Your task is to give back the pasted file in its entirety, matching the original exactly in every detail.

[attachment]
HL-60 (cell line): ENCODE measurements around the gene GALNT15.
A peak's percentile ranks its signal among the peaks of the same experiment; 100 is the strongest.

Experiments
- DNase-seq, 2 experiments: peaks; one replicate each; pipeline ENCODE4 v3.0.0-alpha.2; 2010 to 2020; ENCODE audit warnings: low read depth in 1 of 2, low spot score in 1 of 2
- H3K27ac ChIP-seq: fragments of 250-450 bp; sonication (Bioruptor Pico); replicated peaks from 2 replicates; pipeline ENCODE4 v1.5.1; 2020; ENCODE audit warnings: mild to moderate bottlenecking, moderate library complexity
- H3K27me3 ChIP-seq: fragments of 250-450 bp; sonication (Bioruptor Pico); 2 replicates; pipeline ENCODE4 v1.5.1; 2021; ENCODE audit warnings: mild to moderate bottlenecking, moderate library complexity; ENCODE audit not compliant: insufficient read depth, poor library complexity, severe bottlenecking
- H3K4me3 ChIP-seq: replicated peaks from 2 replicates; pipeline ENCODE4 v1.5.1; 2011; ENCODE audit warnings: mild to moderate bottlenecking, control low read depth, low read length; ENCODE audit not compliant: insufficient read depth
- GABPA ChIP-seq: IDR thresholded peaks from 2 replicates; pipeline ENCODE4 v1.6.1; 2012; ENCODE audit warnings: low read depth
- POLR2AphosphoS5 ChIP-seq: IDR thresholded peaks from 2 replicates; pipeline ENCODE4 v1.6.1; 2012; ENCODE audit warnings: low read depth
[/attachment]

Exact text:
HL-60 (cell line): ENCODE measurements around the gene GALNT15.
A peak's percentile ranks its signal among the peaks of the same experiment; 100 is the strongest.

Experiments
- DNase-seq, 2 experiments: peaks; one replicate each; pipeline ENCODE4 v3.0.0-alpha.2; 2010 to 2020; ENCODE audit warnings: low read depth in 1 of 2, low spot score in 1 of 2
- H3K27ac ChIP-seq: fragments of 250-450 bp; sonication (Bioruptor Pico); replicated peaks from 2 replicates; pipeline ENCODE4 v1.5.1; 2020; ENCODE audit warnings: mild to moderate bottlenecking, moderate library complexity
- H3K27me3 ChIP-seq: fragments of 250-450 bp; sonication (Bioruptor Pico); 2 replicates; pipeline ENCODE4 v1.5.1; 2021; ENCODE audit warnings: mild to moderate bottlenecking, moderate library complexity; ENCODE audit not compliant: insufficient read depth, poor library complexity, severe bottlenecking
- H3K4me3 ChIP-seq: replicated peaks from 2 replicates; pipeline ENCODE4 v1.5.1; 2011; ENCODE audit warnings: mild to moderate bottlenecking, control low read depth, low read length; ENCODE audit not compliant: insufficient read depth
- GABPA ChIP-seq: IDR thresholded peaks from 2 replicates; pipeline ENCODE4 v1.6.1; 2012; ENCODE audit warnings: low read depth
- POLR2AphosphoS5 ChIP-seq: IDR thresholded peaks from 2 replicates; pipeline ENCODE4 v1.6.1; 2012; ENCODE audit warnings: low read depth